Chapter 6: MySQL with Python

In this Article you will learn how to use a widely used database management system called MySQL in Python.  You do not need any previous knowledge of MySQL to use this tutorial, but there is a lot more to MySQL than covered in this short introductory tutorial.

MySQL database:

Data is stored in a collection of tables with each table consisting of a set of rows and columns. This is similar to how data is stored in SQLite.   To interact with the data stored in tables we use a special-purpose programming language called SQL.

Generic Database Interface:

Most Python's database interface remains to Python's DB-API standard and most of the databases have ODBC support. Other than that Java database usually support JDBC and programmers can work with that from Jython

Benefits of Python DB programming:

  • Programming in Python is considerably simple and efficient with compared to other languages, so as the database programming
  • Python database is portable and the program is also portable so both can give advantage in case of portability
  • Python supports SQL cursors
  • It also supports Relational Database systems
  • The API of Python for database is compatible with other databases also
  • It is platform independent

Step 1: Install MySQL

First you must install a MySQL driver, use the specific installation method below.

On Windows:

Install MySQLdb using the installer.

On Linux:

Install MySQLdb using:

sudo apt-get install python-mysqldb yum install mysql-python

depending on your version.

On Mac:

Follow the installation instructions from stackoverflow

MySQL server has to be running before going to the next step.

Step 2: Setup the database

Make sure you have database access, from the command line type:

mysql -u USERNAME -p

img

MySQL will then ask your password.  Type these commands:

mysql\> CREATE DATABASE pythonspot; mysql\> USE pythonspot;

We go on the create the table:

[./media/image2.png](./media/image2.png) CREATE TABLE IF NOT EXISTS examples ( id int(11) NOT NULL AUTO_INCREMENT, description varchar(45), PRIMARY KEY (id) );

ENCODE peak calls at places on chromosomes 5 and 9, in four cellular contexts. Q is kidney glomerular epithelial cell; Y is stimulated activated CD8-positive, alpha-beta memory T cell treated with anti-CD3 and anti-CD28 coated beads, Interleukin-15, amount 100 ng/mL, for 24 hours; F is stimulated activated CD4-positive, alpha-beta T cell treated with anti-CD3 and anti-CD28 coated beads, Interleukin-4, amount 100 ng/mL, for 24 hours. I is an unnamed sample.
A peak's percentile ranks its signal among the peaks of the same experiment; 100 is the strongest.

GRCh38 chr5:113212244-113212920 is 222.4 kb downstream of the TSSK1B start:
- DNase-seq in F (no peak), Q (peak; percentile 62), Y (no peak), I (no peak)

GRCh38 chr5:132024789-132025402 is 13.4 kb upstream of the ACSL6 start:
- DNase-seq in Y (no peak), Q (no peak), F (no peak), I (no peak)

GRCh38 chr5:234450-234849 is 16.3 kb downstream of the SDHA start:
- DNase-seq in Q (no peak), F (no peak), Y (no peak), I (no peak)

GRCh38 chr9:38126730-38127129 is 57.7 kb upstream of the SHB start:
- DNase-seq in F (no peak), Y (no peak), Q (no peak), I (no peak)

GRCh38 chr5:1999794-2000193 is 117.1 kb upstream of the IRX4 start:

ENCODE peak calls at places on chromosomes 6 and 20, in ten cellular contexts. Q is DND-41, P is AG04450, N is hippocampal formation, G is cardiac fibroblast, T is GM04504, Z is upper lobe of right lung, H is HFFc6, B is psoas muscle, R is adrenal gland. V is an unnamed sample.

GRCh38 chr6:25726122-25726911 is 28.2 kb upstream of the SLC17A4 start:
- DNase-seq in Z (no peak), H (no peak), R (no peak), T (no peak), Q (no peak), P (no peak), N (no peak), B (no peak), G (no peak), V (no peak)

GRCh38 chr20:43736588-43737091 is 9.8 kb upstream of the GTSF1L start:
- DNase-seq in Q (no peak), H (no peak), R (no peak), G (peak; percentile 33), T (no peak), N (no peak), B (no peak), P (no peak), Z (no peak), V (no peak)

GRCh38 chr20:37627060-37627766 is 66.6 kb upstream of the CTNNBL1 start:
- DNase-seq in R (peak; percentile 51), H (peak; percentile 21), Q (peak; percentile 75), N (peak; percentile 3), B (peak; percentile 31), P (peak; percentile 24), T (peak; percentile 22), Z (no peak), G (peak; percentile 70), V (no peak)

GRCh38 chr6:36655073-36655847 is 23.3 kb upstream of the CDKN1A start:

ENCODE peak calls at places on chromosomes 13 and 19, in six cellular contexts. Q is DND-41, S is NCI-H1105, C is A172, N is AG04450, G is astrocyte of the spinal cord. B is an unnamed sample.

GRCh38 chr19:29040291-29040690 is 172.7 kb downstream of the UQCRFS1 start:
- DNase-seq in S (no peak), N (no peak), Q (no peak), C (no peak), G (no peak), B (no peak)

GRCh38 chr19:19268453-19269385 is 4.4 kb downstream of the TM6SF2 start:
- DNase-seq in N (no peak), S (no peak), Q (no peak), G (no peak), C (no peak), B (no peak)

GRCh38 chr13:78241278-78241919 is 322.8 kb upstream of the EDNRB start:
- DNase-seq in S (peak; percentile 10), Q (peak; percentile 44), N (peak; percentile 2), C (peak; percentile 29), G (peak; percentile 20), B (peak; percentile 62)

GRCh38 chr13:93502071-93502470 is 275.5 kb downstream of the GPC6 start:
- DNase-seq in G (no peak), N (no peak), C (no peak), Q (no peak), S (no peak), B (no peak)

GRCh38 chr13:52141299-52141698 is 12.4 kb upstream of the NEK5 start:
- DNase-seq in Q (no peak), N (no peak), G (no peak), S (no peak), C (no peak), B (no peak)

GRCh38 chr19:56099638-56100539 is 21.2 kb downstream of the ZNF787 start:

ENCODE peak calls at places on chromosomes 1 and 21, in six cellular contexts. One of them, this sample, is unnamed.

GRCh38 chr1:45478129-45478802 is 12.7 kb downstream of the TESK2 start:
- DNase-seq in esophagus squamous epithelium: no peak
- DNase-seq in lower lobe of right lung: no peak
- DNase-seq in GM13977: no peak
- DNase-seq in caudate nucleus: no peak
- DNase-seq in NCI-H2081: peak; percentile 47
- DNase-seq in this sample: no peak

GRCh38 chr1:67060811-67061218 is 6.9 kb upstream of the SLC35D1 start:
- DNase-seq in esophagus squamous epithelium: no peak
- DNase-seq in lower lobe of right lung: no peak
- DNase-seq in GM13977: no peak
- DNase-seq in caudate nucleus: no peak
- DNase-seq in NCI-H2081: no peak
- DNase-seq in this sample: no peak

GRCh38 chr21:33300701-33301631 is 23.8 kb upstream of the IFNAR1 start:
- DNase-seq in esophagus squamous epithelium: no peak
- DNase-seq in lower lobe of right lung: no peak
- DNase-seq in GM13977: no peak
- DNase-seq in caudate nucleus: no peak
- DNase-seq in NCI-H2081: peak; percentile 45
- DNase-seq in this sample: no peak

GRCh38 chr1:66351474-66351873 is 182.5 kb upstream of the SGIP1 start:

Then we can insert data into the table (these are SQL queries):

INSERT INTO examples(description) VALUES ("Hello World"); INSERT INTO examples(description) VALUES ("MySQL Example"); INSERT INTO examples(description) VALUES ("Flask Example");

You can now grab all records from the table using a SQL query:

mysql\> SELECT \* FROM examples; +----+---------------+ \| id \| description \| +----+---------------+ \| 1 \| Hello World \| \| 2 \| MySQL Example \| \| 3 \| Flask Example \| +----+---------------+ 3 rows **in** set (0.01 sec)

Step 3: Getting the data from Python

You can access the database directly from Python using the MySQLdb module.

#!/usr/bin/python* **import** MySQLdb  db = MySQLdb.connect(host="localhost", *\# your host*  user="root", *\# username* passwd="root", *\# password* db="pythonspot") *\# name of the database*  *\# Create a Cursor object to execute queries.* cur = db.cursor()  *\# Select data from table using SQL query.* cur.execute("SELECT \* FROM examples")  *\# print the first and second columns*  **for** row **in** cur.fetchall() : **print** row[0], " ", row[1]

Output:

1 Hello World 2 MySQL Example 3 Flask Example

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